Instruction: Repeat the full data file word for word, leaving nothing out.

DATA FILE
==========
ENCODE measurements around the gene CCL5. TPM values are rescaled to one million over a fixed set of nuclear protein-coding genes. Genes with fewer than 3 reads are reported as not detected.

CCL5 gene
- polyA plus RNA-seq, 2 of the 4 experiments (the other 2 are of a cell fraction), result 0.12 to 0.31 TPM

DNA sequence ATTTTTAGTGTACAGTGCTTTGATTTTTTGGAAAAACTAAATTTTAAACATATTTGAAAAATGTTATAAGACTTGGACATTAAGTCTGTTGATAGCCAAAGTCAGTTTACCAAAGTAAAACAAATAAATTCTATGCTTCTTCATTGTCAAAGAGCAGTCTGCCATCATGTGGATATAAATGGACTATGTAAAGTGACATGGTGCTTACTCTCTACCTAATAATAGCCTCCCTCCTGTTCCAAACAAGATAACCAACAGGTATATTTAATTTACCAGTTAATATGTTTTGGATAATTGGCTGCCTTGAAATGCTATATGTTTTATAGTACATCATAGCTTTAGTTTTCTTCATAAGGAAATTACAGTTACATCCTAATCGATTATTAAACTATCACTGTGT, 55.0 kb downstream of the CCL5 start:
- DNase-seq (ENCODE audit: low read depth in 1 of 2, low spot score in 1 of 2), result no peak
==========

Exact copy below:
ENCODE measurements around the gene CCL5. TPM values are rescaled to one million over a fixed set of nuclear protein-coding genes. Genes with fewer than 3 reads are reported as not detected.

CCL5 gene
- polyA plus RNA-seq, 2 of the 4 experiments (the other 2 are of a cell fraction), result 0.12 to 0.31 TPM

DNA sequence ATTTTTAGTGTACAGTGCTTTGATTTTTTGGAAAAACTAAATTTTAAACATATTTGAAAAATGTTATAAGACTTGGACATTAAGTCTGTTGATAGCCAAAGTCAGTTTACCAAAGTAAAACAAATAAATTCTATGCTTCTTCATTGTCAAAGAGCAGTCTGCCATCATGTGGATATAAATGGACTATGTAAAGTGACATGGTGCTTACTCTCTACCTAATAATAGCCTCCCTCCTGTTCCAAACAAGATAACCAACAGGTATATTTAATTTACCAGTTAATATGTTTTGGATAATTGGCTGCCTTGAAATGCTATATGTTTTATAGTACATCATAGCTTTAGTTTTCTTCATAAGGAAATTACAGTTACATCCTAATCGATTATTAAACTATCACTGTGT, 55.0 kb downstream of the CCL5 start:
- DNase-seq (ENCODE audit: low read depth in 1 of 2, low spot score in 1 of 2), result no peak